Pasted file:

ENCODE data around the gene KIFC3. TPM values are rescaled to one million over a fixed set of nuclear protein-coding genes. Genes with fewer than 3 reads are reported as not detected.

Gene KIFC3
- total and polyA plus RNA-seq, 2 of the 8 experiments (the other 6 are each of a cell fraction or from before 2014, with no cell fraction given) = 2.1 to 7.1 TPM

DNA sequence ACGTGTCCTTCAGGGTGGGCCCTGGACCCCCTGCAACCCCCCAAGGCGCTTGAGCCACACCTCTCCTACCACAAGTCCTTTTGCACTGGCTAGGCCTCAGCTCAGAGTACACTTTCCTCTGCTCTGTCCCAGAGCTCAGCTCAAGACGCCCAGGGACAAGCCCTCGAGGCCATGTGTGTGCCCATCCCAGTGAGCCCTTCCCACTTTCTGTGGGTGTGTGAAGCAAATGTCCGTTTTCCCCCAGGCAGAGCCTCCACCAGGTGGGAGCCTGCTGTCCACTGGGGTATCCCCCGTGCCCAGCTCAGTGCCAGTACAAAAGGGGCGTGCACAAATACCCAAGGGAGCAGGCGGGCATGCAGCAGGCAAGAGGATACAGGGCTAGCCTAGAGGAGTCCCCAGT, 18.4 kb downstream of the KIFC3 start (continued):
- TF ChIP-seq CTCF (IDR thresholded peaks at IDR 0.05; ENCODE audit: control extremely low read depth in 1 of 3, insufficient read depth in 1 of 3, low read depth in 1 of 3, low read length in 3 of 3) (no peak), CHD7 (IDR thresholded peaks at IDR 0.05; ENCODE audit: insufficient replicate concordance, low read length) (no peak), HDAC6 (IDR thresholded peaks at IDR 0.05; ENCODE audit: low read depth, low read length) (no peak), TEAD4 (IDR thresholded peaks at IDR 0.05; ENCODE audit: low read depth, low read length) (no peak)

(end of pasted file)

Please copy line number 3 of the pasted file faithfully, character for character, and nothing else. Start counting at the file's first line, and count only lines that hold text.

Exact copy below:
- total and polyA plus RNA-seq, 2 of the 8 experiments (the other 6 are each of a cell fraction or from before 2014, with no cell fraction given) = 2.1 to 7.1 TPM